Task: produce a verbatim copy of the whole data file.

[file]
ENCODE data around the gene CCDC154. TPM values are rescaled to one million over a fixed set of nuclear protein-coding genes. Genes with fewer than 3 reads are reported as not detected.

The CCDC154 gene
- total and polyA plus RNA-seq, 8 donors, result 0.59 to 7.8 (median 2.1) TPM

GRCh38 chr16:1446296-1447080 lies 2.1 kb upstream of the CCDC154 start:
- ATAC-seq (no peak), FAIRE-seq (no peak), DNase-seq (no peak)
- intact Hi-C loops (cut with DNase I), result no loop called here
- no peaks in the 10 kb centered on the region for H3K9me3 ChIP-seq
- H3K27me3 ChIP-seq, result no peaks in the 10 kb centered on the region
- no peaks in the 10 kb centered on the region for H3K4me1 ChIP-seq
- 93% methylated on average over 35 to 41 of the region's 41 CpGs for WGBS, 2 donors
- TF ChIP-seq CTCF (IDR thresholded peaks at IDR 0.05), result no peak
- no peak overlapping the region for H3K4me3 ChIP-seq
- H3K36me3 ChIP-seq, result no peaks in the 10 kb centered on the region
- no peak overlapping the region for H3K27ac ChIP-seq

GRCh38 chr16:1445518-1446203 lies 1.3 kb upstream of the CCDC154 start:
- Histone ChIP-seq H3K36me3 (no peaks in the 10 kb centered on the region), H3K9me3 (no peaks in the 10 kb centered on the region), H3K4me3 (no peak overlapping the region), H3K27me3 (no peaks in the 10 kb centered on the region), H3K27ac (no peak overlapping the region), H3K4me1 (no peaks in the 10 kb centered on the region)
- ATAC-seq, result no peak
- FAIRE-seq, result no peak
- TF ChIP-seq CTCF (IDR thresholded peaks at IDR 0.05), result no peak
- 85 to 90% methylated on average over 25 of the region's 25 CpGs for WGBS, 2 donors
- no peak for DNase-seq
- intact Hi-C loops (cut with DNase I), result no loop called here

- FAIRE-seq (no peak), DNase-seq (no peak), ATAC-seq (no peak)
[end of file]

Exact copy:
ENCODE data around the gene CCDC154. TPM values are rescaled to one million over a fixed set of nuclear protein-coding genes. Genes with fewer than 3 reads are reported as not detected.

The CCDC154 gene
- total and polyA plus RNA-seq, 8 donors, result 0.59 to 7.8 (median 2.1) TPM

GRCh38 chr16:1446296-1447080 lies 2.1 kb upstream of the CCDC154 start:
- ATAC-seq (no peak), FAIRE-seq (no peak), DNase-seq (no peak)
- intact Hi-C loops (cut with DNase I), result no loop called here
- no peaks in the 10 kb centered on the region for H3K9me3 ChIP-seq
- H3K27me3 ChIP-seq, result no peaks in the 10 kb centered on the region
- no peaks in the 10 kb centered on the region for H3K4me1 ChIP-seq
- 93% methylated on average over 35 to 41 of the region's 41 CpGs for WGBS, 2 donors
- TF ChIP-seq CTCF (IDR thresholded peaks at IDR 0.05), result no peak
- no peak overlapping the region for H3K4me3 ChIP-seq
- H3K36me3 ChIP-seq, result no peaks in the 10 kb centered on the region
- no peak overlapping the region for H3K27ac ChIP-seq

GRCh38 chr16:1445518-1446203 lies 1.3 kb upstream of the CCDC154 start:
- Histone ChIP-seq H3K36me3 (no peaks in the 10 kb centered on the region), H3K9me3 (no peaks in the 10 kb centered on the region), H3K4me3 (no peak overlapping the region), H3K27me3 (no peaks in the 10 kb centered on the region), H3K27ac (no peak overlapping the region), H3K4me1 (no peaks in the 10 kb centered on the region)
- ATAC-seq, result no peak
- FAIRE-seq, result no peak
- TF ChIP-seq CTCF (IDR thresholded peaks at IDR 0.05), result no peak
- 85 to 90% methylated on average over 25 of the region's 25 CpGs for WGBS, 2 donors
- no peak for DNase-seq
- intact Hi-C loops (cut with DNase I), result no loop called here

- FAIRE-seq (no peak), DNase-seq (no peak), ATAC-seq (no peak)